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Iraq's Maliki calls for peace as sectarian violence grips nation

Premier's plea for peace comes amid mounting public anger in Iraq.

20130319 sunni shia timeline6Enlarge
Iraqis gather during the funeral of one of six people killed by Iraqi troops the day before during a protest in the town of Fallujah, west of the Iraqi capital Baghdad on January 26, 2013. The deaths in the predominantly Sunni town were the first since protests began last month, and came as tens of thousands rallied in Sunni areas of the country, railing against alleged targeting of their minority by the Shiite-led authorities. AFP PHOTO/AZHAR SHALLAL (Photo credit should read AZHAR SHALLAL/AFP/Getty Images) (AZHAR SHALLAL/Getty Images)

Iraq's Prime Minister Nuri Kamal al-Maliki on Thursday warned against growing sectarian violence and urged for calm in the face of rising protests against his leadership, reported The New York Times

His remarks come as Iraqi police said Thursday that over 40 people have died in clashes in the northern city of Mosul, reported the Associated Pressthe latest flare-up in sectarian violence. 

Reports of clashes between Sunni militants and the country's Shiite-led government in various cities have left many people dead in Iraq over the past several days, upheaval that is clearly being felt in Baghdad.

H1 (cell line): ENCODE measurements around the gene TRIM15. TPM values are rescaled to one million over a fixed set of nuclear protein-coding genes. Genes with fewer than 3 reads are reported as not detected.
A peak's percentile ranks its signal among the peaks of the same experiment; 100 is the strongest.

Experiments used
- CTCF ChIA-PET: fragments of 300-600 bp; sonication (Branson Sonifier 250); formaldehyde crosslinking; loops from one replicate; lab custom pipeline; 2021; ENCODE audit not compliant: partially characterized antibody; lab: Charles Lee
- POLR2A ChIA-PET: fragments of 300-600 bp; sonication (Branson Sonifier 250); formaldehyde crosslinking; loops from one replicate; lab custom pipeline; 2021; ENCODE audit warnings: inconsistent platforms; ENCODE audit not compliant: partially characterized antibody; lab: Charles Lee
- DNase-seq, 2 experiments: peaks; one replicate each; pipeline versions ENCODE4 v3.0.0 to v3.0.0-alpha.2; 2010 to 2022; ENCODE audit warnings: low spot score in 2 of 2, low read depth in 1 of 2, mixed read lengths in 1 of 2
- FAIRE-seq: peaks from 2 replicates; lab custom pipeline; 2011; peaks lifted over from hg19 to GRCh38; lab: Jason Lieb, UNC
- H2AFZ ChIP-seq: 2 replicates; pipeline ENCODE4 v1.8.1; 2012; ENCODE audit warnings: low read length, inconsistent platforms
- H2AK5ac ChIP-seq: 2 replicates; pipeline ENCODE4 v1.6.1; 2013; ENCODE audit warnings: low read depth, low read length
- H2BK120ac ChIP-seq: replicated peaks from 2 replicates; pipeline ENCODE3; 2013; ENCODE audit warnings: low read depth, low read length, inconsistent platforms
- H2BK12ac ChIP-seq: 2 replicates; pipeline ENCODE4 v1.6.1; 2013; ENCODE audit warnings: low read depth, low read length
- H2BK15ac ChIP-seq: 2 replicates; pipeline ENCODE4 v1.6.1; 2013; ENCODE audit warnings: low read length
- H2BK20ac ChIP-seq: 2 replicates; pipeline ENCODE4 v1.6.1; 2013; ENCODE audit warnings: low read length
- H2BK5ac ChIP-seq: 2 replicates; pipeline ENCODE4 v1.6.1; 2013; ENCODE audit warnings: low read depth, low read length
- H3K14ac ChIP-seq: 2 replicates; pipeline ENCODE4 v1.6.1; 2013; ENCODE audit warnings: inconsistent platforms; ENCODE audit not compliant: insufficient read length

A deadly government raid on a Sunni encampment in Hawija on Tuesday prompted resignation of two Sunni parliamentarians, said The New York Times

Maliki addressed the Hawija incident as well as Wednesday's violence in the northern city of Sulaiman Bek in Thursday's speech, saying

“What happened in Hawija, and what is happening today in Sulaiman Bek and other places, is a point in which we should stop and think because it might lead to sectarian strife. Everyone would lose. Whether he is in the north, the south, east or west of Iraq, if the fire of sectarianism starts, everyone’s fingers will be burned by it.”

His comments were directed in particular at Iraq's majority Sunnis, who have been holding large demonstrations against his administration over alleged discrimination. 

In Mosul, a local police official told AP on Thursday 31 insurgents and 10 officers had been killed there since the day before. Reuters, citing military sources, said 15 officers were killed and identified the 31 dead insurgents as "Sunni Islamist militants," adding that Iraq's recent sectarian violence is at its worst level since US forces withdrew in December 2011. 

More from GlobalPost: At least 15 killed in Iraqi town of Sulaiman Bek

Clashes between government forces and militants in Sulaiman Bek on Wednesday killed scores, with the government resorting to armed helicopters in a bid to stamp out the violence. 

http://www.globalpost.com/dispatch/news/regions/middle-east/iraq/130425/iraqs-maliki-calls-peace-sectarian-violence-grips-nati